8.Season with salt and pepper, sprinkle some balsamic vinegar over the top, and add a few optional red peppers.



Note My favorite peppers are Mama Lil’s Pickled Mildly Spicy Peppers with Garlic in Oil.





Truck Stop Café



Like many families, we liked to play “restaurant” at home. Our one-table establishment had a toy semi-truck centerpiece, with the words “Truck Stop Café” neatly printed on the side of its trailer. My son, Duncan, was the café’s proprietor, waiter, and, with a little help from me, chef du jour. When the café was open, Monsieur Duncan, the smiling maître d’, greeted and seated us. The café was known best for its breakfasts, and our young water listed off the daily specials. “Bacon, oatmeal, pancakes, scones, cocoa, juice . . . and how would you like your eggs today?”

Once we had agreed on our family-style order, we put on aprons and became the cooks. We squeezed fresh orange juice, cracked eggs, cooked up bacon, and, if time allowed, baked muffins or a coffee cake. Then we sat down to enjoy one of the real home-cooked meals for which the café was known. Full and satisfied, we pushed our chairs back from the table. Monsieur Duncan thanked us for coming and bid us adieu. Of course, we asked him to please give our compliments to the chef. The café has been closed for years, but someday I hope very much that it might reopen—this time run by my future grandchildren.



Duncan’s Breakfast Hash, page 18



Duncan’s Breakfast Hash


My son’s delicious breakfast hash has quite a following among our family and friends. When he’s home, it’s not unusual for him to hand me a bowl first thing in the morning along with a mug of coffee. He uses two skillets, one for the onions and one for the potatoes, so that both can be done about the same time, and then mixed together with the bacon and sausage. If you only have one skillet, work in stages, and mix everything together at the end. This recipe makes a bunch, so you’ll have plenty of leftovers to reheat for lunch or dinner.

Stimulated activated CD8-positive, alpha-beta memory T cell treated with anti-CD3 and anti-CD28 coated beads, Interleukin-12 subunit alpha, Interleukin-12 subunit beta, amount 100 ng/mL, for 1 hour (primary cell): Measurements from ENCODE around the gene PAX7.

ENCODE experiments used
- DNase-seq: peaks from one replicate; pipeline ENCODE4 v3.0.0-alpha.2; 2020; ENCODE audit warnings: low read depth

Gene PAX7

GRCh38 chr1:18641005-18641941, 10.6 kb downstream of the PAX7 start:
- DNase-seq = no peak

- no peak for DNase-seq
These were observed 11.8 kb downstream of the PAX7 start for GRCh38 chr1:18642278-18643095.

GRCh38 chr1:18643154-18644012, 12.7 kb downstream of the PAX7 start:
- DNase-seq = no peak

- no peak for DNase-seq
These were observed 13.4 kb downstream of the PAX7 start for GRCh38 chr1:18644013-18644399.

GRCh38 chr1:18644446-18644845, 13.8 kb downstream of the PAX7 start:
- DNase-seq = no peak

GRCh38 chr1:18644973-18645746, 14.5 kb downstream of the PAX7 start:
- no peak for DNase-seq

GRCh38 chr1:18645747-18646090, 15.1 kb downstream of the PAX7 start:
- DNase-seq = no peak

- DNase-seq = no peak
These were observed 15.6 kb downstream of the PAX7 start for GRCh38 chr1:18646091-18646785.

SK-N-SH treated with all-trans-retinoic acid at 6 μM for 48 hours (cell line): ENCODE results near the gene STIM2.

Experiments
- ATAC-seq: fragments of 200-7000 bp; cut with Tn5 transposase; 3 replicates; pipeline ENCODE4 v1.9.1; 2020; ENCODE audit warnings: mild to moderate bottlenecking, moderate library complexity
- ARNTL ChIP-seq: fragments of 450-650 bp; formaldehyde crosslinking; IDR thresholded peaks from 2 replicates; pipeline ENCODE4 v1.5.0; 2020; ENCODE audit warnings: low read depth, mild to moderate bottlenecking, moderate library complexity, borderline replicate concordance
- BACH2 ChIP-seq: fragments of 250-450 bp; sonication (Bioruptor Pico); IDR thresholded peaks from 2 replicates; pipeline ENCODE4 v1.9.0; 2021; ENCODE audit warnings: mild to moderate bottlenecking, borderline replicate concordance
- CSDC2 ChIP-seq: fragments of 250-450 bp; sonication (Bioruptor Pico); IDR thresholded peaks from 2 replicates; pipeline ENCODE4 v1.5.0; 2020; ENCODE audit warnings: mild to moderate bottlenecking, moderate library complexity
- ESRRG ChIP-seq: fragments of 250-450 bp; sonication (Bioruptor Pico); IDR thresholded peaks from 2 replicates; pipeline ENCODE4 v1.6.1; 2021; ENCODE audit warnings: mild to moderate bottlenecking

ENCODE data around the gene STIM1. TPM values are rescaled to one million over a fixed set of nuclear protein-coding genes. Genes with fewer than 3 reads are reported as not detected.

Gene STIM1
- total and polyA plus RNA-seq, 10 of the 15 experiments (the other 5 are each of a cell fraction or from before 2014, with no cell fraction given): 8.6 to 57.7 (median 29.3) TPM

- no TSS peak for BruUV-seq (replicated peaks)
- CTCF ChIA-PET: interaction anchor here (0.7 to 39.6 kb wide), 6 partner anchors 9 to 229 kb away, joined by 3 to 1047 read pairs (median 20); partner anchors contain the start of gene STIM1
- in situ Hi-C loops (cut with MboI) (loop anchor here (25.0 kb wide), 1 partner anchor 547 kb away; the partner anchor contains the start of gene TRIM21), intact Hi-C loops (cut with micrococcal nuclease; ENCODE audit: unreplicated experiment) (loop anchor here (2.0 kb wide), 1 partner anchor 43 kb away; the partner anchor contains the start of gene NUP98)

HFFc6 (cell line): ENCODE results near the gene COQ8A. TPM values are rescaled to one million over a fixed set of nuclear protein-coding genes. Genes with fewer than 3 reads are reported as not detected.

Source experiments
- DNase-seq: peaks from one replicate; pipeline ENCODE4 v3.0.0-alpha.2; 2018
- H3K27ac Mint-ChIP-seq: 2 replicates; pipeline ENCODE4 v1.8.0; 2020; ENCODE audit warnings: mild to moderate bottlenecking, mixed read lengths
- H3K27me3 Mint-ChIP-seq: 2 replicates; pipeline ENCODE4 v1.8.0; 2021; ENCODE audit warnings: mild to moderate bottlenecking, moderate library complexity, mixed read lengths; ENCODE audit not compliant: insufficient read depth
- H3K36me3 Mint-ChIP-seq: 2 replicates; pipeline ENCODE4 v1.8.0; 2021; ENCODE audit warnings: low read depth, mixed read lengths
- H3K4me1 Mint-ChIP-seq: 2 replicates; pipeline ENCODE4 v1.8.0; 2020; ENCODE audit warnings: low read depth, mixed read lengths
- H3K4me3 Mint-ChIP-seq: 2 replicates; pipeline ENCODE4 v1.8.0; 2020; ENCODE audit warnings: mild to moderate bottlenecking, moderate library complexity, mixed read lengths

6 slices bacon

1 pound (450 g) ground sausage

¼ cup (60 ml) olive oil, plus 2 tablespoons (30 ml) for cooking

1 to 2 onions, chopped

8 big red potatoes, unpeeled and chopped in ½-inch (1-cm) dice

1 entire head of garlic, peeled and chopped small

1 teaspoon salt

¾ teaspoon freshly ground black pepper

4 scallions, whites and greens, thinly sliced

1 ripe avocado, sliced

1 handful cilantro, chopped

Hot sauce or salsa of choice



Shake the Garlic Here’s an easy way to remove the skins from an entire head of garlic quickly and easily. You’ll need two medium-size metal bowls. Break apart the garlic cloves and place them in one of the bowls. Place the other bowl on top. Hold the rims of the bowls together securely with both hands, and shake vigorously for a full minute. It will sound like a loud percussion section. Lift the top bowl off and you’ll see that most of the skins have loosened and fallen off the individual cloves. If any skins remain, just put the lid back on and shake again. If you like, play some lively music and dance around the kitchen while shaking the bowls.